Hygiene-related communicable diseases result in millions of deaths each year across the globe. Good hand hygiene practice is recognised as one of the most effective methods in preventing the spread of hygiene-related communicable diseases from person to person. Most of the studies carried out on the hand hygiene knowledge, practice and compliance of the general public found that compliance is often poor. These poor practices have led to a rise in various hygiene-related communicable diseases such as diarrhoea and influenza. This systematic literature review seeks to examine public awareness of hand hygiene as a simple measure in the prevention of communicable diseases.
An online search of the SCOPUS database, cross-referenced with the Science Direct and Pub Med databases using pre-determined inclusion and exclusion key terms relating to the subject, yielded 99 results in total with 94 being included in the final review. Of these, the majority were carried out in less economically-developed countries particularly in Africa and Asia. Schools and food businesses emerged as the predominant locations used for most of the studies followed by rural villages with young children and food handlers being the most common research subjects followed by mothers. The systematic review concludes that there is a gap between knowledge, practice and compliance. A multimodal inthervention approach through the provison of hygiene education and the implementation of tailored interventions were identified as key factors in improving hand hygiene behaviours and compliance within a target population, however further research is needed to determine the lasting impact.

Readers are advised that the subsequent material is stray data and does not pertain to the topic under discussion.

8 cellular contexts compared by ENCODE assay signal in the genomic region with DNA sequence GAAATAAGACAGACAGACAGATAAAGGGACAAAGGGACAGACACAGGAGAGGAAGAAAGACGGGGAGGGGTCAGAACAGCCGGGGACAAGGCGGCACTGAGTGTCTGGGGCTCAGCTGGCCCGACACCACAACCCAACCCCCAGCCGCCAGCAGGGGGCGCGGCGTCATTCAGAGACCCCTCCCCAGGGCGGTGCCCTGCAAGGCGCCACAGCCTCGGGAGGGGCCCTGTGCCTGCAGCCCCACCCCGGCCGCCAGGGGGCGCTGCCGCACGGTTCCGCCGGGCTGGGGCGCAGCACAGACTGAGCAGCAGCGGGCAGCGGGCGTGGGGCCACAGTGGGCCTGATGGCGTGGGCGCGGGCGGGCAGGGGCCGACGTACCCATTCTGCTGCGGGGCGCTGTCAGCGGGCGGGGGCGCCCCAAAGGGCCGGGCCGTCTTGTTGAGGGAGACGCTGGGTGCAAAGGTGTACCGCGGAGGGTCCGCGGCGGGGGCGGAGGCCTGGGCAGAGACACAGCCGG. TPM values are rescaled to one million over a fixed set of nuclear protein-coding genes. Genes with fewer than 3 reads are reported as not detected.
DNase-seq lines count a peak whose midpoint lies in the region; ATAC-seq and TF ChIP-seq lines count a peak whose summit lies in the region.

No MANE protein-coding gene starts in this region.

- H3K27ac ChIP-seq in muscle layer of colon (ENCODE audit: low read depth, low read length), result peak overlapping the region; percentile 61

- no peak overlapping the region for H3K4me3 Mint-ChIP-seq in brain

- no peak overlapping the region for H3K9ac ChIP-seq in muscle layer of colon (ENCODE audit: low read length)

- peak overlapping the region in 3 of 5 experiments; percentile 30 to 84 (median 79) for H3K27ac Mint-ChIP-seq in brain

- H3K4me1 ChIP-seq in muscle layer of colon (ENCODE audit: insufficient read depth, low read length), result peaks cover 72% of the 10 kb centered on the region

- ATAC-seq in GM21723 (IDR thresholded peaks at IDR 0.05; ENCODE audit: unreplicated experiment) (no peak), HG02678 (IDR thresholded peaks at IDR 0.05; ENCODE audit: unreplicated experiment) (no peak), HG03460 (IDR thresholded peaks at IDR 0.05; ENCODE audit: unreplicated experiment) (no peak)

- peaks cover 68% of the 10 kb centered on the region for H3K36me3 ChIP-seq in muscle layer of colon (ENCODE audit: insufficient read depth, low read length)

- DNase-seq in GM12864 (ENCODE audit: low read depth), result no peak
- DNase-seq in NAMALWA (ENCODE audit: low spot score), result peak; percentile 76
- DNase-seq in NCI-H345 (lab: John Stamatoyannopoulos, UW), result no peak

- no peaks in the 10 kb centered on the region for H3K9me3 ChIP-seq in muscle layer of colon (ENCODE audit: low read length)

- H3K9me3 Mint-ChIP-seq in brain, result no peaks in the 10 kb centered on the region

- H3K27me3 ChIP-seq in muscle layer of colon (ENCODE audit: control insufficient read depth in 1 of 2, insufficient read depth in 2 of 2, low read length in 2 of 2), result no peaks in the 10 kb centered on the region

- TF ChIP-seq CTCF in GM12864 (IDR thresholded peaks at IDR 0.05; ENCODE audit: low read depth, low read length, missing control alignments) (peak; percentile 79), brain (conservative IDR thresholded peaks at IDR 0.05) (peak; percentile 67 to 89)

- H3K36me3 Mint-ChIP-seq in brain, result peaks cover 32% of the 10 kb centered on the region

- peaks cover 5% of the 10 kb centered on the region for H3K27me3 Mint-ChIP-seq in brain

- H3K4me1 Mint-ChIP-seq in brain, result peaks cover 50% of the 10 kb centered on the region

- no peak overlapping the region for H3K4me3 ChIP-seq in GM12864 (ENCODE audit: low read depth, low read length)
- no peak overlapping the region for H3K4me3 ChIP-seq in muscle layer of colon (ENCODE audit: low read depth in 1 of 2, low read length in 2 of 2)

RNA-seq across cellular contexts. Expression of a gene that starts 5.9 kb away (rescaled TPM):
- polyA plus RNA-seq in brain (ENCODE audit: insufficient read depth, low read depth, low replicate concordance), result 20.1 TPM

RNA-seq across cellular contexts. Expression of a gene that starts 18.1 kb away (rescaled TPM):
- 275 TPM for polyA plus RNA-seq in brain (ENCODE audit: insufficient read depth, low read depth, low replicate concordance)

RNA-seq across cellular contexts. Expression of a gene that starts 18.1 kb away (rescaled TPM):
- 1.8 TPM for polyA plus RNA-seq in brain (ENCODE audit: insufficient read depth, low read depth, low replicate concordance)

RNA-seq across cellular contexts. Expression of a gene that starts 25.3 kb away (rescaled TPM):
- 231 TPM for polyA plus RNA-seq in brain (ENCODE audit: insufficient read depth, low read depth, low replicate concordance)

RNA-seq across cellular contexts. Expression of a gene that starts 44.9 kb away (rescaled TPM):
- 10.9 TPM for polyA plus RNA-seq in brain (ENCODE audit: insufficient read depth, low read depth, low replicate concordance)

|Title of host publication
|Journal of Infectious Diseases and Therapy
|Number of pages
|Published (in print/issue) - 30 Nov 2016
- Hand hygiene
- systematic literature review
- Communicable disease
- Environmental health factors